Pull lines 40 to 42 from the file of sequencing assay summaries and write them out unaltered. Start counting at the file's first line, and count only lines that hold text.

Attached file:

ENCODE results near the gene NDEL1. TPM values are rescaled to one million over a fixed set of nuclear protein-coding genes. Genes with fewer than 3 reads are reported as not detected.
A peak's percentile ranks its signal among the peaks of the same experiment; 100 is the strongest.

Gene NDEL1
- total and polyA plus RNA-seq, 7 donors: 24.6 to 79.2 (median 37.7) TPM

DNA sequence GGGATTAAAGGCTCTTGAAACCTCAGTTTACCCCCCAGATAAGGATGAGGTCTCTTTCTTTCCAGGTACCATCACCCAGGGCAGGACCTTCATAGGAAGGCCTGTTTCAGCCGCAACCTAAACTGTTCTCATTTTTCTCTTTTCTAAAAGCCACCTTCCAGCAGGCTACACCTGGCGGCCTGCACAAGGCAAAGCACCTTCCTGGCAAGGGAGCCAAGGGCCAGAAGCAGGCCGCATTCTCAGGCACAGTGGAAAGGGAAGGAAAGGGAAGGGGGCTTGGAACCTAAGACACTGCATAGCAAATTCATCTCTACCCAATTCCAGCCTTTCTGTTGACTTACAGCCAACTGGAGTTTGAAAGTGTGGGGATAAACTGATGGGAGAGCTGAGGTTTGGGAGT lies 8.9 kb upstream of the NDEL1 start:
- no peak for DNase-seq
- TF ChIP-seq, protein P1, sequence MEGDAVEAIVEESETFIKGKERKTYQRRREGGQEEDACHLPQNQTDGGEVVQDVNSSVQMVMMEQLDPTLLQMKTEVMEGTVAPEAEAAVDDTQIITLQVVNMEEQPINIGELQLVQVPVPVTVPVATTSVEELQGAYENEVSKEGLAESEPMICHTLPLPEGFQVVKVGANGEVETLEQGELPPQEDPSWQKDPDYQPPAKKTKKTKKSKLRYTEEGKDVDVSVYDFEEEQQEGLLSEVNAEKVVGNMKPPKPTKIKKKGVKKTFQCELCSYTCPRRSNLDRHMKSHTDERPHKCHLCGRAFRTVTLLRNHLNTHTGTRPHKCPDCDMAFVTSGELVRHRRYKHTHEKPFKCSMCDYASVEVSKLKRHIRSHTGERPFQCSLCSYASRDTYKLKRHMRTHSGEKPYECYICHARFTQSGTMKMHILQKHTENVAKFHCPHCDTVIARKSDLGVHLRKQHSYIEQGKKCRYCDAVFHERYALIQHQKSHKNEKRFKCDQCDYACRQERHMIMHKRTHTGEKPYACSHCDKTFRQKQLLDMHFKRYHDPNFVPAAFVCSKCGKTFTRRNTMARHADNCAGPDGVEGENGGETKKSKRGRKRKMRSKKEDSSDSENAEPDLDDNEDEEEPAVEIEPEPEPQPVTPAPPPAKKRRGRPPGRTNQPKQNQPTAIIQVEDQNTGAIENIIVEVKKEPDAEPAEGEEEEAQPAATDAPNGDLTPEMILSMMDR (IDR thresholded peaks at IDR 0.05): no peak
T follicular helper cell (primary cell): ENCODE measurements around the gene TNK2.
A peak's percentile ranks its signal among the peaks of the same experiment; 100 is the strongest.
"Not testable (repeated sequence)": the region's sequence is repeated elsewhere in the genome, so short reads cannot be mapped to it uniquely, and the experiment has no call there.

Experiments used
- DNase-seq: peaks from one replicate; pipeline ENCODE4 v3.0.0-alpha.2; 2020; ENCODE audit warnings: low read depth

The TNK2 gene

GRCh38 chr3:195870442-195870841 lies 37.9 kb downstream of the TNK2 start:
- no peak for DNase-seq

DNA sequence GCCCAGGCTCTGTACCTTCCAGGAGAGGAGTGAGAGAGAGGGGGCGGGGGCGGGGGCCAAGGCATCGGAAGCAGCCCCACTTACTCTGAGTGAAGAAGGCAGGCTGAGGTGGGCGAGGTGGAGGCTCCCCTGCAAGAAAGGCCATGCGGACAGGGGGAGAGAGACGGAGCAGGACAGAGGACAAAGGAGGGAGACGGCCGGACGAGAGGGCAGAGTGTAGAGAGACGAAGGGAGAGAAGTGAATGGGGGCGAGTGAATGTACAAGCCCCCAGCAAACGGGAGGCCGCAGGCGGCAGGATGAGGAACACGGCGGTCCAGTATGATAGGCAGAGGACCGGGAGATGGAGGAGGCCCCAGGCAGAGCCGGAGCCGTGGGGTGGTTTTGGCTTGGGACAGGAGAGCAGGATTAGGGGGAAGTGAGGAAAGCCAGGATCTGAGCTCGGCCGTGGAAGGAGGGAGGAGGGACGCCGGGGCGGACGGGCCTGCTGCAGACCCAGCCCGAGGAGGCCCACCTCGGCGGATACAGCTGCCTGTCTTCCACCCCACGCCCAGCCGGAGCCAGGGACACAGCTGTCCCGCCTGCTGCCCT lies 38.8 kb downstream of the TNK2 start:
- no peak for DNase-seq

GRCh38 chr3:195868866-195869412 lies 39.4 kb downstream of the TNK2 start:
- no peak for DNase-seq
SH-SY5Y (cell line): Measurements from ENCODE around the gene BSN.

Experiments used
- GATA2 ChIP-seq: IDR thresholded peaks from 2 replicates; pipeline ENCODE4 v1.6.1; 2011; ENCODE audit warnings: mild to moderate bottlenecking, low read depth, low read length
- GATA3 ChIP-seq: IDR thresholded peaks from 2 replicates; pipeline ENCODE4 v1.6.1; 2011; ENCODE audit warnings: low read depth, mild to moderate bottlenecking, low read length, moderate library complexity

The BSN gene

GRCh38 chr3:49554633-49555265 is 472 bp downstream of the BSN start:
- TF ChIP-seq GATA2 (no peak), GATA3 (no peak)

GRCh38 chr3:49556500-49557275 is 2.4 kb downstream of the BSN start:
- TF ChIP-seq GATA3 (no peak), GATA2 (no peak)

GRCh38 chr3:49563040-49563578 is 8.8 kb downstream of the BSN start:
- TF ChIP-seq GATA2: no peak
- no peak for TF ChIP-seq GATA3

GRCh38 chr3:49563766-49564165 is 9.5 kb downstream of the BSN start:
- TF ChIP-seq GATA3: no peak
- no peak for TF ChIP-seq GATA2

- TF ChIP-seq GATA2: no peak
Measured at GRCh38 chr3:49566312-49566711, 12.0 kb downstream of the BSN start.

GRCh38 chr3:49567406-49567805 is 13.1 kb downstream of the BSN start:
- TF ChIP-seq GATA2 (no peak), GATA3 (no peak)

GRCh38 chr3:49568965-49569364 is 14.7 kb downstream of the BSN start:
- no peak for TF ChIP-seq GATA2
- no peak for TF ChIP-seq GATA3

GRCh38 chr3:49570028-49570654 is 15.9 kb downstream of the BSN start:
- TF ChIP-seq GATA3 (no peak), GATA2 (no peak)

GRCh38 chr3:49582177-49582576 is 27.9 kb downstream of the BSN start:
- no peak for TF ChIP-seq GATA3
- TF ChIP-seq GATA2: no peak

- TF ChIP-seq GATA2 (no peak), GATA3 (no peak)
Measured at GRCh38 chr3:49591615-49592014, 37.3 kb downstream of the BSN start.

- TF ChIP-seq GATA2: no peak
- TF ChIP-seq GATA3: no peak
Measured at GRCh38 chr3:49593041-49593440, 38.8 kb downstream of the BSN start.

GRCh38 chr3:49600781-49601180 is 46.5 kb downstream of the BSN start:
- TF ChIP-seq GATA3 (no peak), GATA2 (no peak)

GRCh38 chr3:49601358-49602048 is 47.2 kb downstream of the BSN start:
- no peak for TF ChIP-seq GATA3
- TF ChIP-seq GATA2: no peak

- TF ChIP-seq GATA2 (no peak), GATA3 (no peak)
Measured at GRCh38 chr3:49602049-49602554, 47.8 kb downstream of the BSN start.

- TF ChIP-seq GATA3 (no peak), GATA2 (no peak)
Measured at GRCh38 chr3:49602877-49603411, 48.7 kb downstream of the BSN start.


- no peak for TF ChIP-seq GATA2
- no peak for TF ChIP-seq GATA3

GRCh38 chr3:49570028-49570654 is 15.9 kb downstream of the BSN start: